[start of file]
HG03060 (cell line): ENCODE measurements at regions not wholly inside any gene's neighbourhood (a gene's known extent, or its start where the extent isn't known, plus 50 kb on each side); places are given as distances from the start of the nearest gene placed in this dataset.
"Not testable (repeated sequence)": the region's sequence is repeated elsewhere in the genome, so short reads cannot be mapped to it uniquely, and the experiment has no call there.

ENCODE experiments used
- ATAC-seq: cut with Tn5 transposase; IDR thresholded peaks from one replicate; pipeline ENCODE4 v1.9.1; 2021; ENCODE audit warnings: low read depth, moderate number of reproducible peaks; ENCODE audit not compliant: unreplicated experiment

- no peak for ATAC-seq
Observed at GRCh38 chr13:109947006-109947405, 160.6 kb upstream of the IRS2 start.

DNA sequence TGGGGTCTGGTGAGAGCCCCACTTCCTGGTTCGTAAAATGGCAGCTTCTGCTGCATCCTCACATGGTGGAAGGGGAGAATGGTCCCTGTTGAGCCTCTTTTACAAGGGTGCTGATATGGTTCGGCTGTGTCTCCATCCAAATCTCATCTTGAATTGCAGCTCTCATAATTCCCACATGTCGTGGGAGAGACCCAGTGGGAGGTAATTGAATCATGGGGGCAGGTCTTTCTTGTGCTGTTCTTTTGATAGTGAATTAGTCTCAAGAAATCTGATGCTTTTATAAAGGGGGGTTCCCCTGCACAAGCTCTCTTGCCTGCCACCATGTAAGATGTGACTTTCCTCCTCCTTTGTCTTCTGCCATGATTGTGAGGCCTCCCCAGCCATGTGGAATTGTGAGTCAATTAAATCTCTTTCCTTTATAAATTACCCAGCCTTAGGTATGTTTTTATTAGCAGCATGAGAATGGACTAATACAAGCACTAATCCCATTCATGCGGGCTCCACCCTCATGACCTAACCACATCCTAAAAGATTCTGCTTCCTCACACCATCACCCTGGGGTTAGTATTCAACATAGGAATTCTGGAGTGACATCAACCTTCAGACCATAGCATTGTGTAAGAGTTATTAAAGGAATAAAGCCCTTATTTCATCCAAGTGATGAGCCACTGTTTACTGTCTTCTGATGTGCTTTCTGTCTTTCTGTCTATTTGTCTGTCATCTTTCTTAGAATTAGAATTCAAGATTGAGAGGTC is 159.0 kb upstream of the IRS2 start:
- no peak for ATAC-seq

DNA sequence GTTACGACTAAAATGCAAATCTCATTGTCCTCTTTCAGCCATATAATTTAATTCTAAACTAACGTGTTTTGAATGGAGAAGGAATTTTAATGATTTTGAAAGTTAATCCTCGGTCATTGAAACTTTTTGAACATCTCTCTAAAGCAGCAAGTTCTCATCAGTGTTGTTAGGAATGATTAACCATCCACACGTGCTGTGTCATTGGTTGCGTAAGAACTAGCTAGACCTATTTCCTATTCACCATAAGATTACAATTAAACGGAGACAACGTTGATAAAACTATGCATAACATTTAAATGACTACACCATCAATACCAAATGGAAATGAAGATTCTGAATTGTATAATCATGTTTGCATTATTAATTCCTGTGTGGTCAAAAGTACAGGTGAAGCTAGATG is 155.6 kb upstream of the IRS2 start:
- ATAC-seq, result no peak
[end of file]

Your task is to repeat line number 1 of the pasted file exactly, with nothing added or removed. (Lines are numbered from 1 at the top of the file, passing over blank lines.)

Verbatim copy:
HG03060 (cell line): ENCODE measurements at regions not wholly inside any gene's neighbourhood (a gene's known extent, or its start where the extent isn't known, plus 50 kb on each side); places are given as distances from the start of the nearest gene placed in this dataset.